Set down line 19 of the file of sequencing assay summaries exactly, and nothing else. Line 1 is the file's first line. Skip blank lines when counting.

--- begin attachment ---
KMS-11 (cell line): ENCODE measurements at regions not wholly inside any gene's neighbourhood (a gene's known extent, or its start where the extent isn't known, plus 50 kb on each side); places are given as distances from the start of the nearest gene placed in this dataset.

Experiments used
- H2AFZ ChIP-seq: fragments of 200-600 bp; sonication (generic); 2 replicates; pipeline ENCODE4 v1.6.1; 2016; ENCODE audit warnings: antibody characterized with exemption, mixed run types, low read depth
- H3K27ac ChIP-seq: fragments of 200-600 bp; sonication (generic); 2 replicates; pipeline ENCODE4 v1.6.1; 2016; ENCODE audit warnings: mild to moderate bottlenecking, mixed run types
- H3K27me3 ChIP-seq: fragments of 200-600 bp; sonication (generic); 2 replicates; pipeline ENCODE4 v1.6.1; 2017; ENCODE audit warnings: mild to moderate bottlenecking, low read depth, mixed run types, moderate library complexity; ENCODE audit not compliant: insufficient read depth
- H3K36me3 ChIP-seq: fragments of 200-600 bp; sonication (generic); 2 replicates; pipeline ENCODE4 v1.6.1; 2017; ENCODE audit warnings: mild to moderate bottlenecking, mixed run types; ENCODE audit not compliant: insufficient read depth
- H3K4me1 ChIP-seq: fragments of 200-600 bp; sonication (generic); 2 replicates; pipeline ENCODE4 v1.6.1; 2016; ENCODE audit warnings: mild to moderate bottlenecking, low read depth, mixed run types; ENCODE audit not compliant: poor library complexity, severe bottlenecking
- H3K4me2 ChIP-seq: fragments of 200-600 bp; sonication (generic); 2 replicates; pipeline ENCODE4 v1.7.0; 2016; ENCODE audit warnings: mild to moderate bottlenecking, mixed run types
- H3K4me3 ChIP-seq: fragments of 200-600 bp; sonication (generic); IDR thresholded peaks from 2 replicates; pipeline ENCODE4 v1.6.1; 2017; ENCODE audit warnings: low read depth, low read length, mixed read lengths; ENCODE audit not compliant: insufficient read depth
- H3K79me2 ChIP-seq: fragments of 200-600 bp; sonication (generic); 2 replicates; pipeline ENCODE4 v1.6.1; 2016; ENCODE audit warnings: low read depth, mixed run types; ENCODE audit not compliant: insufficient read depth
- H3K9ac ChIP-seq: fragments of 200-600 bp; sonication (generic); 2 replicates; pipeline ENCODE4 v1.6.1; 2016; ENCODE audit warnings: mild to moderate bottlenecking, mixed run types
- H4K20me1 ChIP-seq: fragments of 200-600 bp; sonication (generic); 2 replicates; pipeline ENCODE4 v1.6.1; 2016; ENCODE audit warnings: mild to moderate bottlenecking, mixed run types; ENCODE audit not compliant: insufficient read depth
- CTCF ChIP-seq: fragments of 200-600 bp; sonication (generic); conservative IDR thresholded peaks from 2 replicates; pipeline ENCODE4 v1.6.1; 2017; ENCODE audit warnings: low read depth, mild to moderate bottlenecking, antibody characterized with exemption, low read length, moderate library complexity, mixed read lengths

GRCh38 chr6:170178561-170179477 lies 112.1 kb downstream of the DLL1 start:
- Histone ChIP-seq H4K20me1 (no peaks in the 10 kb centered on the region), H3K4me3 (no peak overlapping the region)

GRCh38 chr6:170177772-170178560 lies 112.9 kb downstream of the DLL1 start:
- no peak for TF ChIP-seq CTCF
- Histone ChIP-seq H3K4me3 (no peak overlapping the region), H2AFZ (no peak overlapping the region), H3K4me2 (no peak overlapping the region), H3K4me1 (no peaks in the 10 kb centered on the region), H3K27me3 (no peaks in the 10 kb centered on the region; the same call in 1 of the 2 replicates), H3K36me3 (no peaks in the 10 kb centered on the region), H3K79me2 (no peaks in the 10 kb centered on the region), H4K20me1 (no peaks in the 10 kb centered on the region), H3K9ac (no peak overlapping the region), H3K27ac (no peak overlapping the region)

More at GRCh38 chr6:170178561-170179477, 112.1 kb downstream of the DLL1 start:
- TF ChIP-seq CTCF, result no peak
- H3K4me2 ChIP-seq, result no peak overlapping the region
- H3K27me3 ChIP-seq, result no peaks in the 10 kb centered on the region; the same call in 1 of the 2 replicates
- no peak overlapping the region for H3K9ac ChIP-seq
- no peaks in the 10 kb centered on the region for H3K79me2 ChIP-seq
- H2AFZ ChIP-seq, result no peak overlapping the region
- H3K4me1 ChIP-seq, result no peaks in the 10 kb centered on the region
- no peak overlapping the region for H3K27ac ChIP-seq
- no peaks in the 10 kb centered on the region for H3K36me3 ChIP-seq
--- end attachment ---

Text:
More at GRCh38 chr6:170178561-170179477, 112.1 kb downstream of the DLL1 start: